An appeal was taken and, on April 16, 1951, the Acting Assistant Commissioner, Adjudications Division, ordered that appellants' applications for suspension of deportation be denied, and stated:
'Both applicants have admitted the commission of perjury in connection with statements made during a hearing before this Service on May 16, 1945. At that time, the female applicant testified falsely under oath that she had entered the United States prior to 1924; that she resided in the United States during a period of time when she was in fact absent from the United States; and that certain exhibits in the government's possession did not relate to her, when in fact they did relate to her. The record reveals that the alien voluntarily supplied the correct information at a hearing on January 19, 1950. She then stated that she had made the false statements in 1945 during the course of a hearing upon a warrant of arrest issued in her case; because she then was afraid she would be deported to Japan during [98 U.S.App.D.C. 311] the war and she did not wish to be separated from her children; and that she regrets having made the false statement.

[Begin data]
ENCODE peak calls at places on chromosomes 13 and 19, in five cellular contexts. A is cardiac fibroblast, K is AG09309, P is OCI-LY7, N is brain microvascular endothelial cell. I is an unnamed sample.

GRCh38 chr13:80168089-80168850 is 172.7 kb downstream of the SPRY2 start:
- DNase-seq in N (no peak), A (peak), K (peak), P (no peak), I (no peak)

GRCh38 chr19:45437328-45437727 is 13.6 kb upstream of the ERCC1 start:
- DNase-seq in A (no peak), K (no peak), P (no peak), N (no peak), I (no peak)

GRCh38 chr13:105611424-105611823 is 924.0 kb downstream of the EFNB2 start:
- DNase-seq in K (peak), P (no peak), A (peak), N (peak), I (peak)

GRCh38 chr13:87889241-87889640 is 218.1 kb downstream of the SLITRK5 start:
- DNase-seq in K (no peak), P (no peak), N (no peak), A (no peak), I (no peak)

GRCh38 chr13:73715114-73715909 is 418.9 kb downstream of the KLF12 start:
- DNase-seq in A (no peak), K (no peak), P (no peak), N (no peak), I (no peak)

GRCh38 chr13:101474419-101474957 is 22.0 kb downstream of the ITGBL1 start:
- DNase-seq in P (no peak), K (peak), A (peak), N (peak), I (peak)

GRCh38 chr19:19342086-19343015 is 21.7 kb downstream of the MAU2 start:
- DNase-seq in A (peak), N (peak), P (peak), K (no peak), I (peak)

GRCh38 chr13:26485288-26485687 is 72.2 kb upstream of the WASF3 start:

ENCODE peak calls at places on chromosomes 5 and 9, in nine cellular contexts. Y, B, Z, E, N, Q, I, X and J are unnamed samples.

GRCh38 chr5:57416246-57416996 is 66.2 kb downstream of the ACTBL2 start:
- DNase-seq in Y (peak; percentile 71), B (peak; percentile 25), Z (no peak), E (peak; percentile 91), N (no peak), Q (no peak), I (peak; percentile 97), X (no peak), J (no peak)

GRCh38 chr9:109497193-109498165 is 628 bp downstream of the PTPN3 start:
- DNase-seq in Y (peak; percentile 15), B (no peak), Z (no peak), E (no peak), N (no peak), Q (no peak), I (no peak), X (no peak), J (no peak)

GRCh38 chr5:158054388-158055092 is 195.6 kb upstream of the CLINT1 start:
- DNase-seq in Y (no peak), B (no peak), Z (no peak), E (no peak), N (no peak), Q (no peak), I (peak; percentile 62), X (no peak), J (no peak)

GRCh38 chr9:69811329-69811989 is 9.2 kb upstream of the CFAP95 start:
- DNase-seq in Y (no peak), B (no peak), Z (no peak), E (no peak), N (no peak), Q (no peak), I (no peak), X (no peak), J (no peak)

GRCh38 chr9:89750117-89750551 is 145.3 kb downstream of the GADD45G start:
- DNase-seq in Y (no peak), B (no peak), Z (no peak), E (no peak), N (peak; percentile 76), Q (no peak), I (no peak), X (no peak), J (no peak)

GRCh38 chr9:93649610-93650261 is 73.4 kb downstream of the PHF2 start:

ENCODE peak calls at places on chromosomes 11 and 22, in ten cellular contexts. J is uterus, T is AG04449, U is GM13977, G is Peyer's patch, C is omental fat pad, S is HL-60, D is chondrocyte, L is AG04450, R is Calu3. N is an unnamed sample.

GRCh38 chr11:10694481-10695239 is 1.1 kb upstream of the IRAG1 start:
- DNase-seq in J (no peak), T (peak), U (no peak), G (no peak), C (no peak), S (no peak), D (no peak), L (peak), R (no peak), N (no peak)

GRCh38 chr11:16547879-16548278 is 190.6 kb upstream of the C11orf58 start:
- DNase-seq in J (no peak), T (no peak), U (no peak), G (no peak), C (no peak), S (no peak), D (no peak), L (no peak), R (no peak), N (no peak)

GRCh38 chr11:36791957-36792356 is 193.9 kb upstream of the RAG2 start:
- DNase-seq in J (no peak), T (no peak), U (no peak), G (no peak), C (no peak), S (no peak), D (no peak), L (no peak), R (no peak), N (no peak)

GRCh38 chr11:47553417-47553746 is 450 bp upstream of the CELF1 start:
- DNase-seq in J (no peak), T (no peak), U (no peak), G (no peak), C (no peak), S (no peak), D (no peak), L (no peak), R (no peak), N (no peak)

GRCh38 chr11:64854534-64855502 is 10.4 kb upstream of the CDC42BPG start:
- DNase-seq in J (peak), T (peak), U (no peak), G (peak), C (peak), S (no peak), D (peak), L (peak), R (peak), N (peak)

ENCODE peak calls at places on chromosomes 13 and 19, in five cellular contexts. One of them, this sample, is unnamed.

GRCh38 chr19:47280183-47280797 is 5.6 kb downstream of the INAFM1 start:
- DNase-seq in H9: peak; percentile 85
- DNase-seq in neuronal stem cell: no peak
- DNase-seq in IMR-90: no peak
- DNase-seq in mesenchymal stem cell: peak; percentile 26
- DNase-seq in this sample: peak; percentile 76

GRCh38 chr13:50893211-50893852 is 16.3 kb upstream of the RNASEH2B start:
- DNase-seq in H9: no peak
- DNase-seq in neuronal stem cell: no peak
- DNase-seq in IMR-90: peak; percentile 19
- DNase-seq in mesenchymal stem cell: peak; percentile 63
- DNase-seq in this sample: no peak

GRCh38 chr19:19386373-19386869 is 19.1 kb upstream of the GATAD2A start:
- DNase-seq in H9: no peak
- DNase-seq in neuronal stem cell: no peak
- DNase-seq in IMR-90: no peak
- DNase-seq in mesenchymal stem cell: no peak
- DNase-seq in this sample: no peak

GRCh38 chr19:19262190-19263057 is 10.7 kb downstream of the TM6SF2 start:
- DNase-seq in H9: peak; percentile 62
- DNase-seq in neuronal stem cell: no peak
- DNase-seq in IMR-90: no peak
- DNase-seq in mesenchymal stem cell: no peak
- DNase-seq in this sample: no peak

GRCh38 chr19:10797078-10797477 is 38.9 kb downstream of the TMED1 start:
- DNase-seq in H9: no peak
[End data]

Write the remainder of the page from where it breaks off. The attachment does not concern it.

'The male applicant has admitted the commission of perjury on May 16, 1945, when he stated to an officer of this Service at a deportation hearing held on a warrant issued in his case, that his last entry was in 1920; that he resided in the United States during a period of time when he was in fact, absent from the United States; that certain exhibits in the government's possession did not relate to him, when in fact they did relate to him.